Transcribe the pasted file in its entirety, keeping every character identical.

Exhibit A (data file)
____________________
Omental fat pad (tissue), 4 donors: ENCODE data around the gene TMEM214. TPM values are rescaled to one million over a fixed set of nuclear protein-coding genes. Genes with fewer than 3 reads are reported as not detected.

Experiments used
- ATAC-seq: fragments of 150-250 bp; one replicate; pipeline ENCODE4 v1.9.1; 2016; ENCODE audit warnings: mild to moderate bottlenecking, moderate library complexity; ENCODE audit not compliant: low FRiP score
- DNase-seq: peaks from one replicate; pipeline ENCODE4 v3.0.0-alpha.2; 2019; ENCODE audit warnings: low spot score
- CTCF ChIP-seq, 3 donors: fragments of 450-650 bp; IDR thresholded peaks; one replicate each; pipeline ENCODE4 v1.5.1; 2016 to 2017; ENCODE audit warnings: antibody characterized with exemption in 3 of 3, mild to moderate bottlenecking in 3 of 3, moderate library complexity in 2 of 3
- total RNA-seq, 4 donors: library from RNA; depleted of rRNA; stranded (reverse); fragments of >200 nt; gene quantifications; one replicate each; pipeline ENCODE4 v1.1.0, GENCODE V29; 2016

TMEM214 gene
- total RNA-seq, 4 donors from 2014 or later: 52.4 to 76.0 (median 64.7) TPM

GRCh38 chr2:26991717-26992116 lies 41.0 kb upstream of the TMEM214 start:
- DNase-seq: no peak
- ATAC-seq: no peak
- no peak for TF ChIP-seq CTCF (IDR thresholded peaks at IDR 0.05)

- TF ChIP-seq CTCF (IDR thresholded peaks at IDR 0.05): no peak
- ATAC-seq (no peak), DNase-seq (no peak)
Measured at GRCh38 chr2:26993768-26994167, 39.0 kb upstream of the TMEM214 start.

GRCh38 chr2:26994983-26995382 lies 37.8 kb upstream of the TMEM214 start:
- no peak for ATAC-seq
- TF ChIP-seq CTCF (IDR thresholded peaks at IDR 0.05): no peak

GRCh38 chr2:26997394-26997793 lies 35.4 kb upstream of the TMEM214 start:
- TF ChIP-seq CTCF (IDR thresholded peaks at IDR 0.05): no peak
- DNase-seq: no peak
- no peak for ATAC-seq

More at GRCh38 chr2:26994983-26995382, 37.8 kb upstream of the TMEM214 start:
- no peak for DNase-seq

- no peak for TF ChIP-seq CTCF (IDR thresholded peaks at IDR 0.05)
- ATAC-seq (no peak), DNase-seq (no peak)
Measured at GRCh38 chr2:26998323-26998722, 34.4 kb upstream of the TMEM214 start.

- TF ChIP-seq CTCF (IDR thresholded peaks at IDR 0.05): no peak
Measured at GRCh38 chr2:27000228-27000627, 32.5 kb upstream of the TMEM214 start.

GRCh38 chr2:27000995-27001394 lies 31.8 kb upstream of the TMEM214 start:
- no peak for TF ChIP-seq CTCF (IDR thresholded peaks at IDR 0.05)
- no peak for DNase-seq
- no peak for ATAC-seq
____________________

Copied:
Omental fat pad (tissue), 4 donors: ENCODE data around the gene TMEM214. TPM values are rescaled to one million over a fixed set of nuclear protein-coding genes. Genes with fewer than 3 reads are reported as not detected.

Experiments used
- ATAC-seq: fragments of 150-250 bp; one replicate; pipeline ENCODE4 v1.9.1; 2016; ENCODE audit warnings: mild to moderate bottlenecking, moderate library complexity; ENCODE audit not compliant: low FRiP score
- DNase-seq: peaks from one replicate; pipeline ENCODE4 v3.0.0-alpha.2; 2019; ENCODE audit warnings: low spot score
- CTCF ChIP-seq, 3 donors: fragments of 450-650 bp; IDR thresholded peaks; one replicate each; pipeline ENCODE4 v1.5.1; 2016 to 2017; ENCODE audit warnings: antibody characterized with exemption in 3 of 3, mild to moderate bottlenecking in 3 of 3, moderate library complexity in 2 of 3
- total RNA-seq, 4 donors: library from RNA; depleted of rRNA; stranded (reverse); fragments of >200 nt; gene quantifications; one replicate each; pipeline ENCODE4 v1.1.0, GENCODE V29; 2016

TMEM214 gene
- total RNA-seq, 4 donors from 2014 or later: 52.4 to 76.0 (median 64.7) TPM

GRCh38 chr2:26991717-26992116 lies 41.0 kb upstream of the TMEM214 start:
- DNase-seq: no peak
- ATAC-seq: no peak
- no peak for TF ChIP-seq CTCF (IDR thresholded peaks at IDR 0.05)

- TF ChIP-seq CTCF (IDR thresholded peaks at IDR 0.05): no peak
- ATAC-seq (no peak), DNase-seq (no peak)
Measured at GRCh38 chr2:26993768-26994167, 39.0 kb upstream of the TMEM214 start.

GRCh38 chr2:26994983-26995382 lies 37.8 kb upstream of the TMEM214 start:
- no peak for ATAC-seq
- TF ChIP-seq CTCF (IDR thresholded peaks at IDR 0.05): no peak

GRCh38 chr2:26997394-26997793 lies 35.4 kb upstream of the TMEM214 start:
- TF ChIP-seq CTCF (IDR thresholded peaks at IDR 0.05): no peak
- DNase-seq: no peak
- no peak for ATAC-seq

More at GRCh38 chr2:26994983-26995382, 37.8 kb upstream of the TMEM214 start:
- no peak for DNase-seq

- no peak for TF ChIP-seq CTCF (IDR thresholded peaks at IDR 0.05)
- ATAC-seq (no peak), DNase-seq (no peak)
Measured at GRCh38 chr2:26998323-26998722, 34.4 kb upstream of the TMEM214 start.

- TF ChIP-seq CTCF (IDR thresholded peaks at IDR 0.05): no peak
Measured at GRCh38 chr2:27000228-27000627, 32.5 kb upstream of the TMEM214 start.

GRCh38 chr2:27000995-27001394 lies 31.8 kb upstream of the TMEM214 start:
- no peak for TF ChIP-seq CTCF (IDR thresholded peaks at IDR 0.05)
- no peak for DNase-seq
- no peak for ATAC-seq